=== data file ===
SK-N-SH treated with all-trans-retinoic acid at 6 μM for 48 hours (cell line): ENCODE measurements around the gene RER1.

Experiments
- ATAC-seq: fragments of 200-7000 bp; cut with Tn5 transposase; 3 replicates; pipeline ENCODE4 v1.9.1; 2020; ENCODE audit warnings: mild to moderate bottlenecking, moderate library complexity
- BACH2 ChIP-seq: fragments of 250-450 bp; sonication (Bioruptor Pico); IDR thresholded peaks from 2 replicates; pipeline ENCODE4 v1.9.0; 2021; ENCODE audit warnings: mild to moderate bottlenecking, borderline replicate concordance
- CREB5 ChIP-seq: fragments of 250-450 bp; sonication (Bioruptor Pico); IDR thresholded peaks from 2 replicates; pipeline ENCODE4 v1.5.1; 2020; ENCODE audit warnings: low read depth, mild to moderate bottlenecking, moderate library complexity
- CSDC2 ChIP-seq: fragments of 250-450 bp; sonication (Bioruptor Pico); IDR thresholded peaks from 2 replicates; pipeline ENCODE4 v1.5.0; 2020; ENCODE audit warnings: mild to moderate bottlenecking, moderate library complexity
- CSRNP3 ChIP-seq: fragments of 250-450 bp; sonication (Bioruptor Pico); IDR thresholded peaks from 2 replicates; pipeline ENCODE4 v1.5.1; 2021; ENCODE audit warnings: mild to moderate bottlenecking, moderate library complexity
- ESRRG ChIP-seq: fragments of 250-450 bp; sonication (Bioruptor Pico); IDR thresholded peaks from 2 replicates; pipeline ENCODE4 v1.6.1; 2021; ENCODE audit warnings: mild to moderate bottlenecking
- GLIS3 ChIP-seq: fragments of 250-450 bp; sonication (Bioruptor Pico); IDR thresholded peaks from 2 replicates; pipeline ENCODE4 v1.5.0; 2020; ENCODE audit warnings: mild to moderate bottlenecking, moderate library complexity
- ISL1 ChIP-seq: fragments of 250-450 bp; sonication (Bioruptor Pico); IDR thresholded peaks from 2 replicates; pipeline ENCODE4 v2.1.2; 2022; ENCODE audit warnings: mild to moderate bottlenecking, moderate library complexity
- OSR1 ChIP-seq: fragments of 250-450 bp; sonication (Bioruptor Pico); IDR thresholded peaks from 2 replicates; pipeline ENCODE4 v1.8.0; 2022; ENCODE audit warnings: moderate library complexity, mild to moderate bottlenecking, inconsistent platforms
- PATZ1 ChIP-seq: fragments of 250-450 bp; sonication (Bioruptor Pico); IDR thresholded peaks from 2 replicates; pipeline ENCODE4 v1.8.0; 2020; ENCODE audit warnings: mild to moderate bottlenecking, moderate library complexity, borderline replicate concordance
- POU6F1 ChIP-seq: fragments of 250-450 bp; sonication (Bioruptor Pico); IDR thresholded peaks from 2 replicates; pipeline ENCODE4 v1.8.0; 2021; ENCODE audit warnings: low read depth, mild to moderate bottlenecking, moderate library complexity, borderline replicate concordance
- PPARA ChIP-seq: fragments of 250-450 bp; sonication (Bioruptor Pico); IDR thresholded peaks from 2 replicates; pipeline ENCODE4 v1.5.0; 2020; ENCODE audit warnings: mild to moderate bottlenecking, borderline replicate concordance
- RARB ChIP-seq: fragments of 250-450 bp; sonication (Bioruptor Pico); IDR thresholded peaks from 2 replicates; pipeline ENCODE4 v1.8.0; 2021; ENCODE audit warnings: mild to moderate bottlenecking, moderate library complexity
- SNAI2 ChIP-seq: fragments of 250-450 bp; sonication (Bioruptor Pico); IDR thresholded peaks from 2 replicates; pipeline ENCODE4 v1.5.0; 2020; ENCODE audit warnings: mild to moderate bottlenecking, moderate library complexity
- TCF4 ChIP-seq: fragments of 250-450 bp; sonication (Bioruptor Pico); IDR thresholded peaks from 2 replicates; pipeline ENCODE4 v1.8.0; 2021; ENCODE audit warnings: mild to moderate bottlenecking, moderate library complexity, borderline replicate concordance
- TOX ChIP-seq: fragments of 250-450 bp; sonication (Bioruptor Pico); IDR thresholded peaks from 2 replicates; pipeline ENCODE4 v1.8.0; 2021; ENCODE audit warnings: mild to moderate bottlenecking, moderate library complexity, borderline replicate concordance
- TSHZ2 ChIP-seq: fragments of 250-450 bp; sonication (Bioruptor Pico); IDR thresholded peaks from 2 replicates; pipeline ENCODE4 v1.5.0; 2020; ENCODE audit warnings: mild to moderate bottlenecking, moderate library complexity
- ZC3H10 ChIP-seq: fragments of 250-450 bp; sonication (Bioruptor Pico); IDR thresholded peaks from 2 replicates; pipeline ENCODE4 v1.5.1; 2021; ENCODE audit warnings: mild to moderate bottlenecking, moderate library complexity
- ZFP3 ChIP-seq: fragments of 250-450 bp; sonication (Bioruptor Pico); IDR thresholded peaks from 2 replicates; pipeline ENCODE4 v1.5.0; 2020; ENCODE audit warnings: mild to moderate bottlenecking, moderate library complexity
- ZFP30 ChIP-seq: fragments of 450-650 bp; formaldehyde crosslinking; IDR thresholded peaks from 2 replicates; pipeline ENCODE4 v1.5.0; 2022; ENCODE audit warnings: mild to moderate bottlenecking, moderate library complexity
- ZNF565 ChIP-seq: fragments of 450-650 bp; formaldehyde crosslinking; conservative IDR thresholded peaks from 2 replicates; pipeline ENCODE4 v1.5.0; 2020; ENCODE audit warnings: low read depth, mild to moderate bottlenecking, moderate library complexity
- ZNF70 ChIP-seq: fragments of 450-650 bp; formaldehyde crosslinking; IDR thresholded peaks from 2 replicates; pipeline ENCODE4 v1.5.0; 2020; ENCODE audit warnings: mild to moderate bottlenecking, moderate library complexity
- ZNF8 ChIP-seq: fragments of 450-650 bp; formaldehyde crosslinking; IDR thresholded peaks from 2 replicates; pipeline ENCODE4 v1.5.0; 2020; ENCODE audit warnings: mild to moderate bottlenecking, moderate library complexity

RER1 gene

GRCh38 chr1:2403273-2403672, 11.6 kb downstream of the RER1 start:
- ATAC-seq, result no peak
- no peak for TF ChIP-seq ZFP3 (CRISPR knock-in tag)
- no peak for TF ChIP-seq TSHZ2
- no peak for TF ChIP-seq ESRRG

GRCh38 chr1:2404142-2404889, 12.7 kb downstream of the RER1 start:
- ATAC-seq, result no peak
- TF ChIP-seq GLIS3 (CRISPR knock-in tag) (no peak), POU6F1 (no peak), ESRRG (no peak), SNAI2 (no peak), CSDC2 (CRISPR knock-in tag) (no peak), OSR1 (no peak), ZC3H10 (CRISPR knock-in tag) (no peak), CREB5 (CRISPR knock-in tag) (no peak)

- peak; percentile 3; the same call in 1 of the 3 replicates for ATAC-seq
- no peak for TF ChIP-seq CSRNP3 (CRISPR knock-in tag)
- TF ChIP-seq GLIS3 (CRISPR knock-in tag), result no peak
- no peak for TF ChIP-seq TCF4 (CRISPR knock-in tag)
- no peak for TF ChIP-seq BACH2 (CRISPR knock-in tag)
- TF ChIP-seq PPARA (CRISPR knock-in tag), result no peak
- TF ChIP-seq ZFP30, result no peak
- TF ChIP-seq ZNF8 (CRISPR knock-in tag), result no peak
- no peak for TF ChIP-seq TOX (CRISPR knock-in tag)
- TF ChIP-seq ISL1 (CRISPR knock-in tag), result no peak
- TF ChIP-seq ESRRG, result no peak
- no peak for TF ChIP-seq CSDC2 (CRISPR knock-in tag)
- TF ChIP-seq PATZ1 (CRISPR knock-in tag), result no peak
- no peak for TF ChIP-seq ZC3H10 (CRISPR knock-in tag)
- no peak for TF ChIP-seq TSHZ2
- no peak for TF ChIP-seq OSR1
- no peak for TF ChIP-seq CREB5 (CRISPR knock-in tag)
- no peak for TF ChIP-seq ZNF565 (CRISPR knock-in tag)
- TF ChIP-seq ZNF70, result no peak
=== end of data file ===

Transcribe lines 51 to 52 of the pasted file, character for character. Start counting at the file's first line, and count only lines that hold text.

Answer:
- no peak for TF ChIP-seq CREB5 (CRISPR knock-in tag)
- no peak for TF ChIP-seq ZNF565 (CRISPR knock-in tag)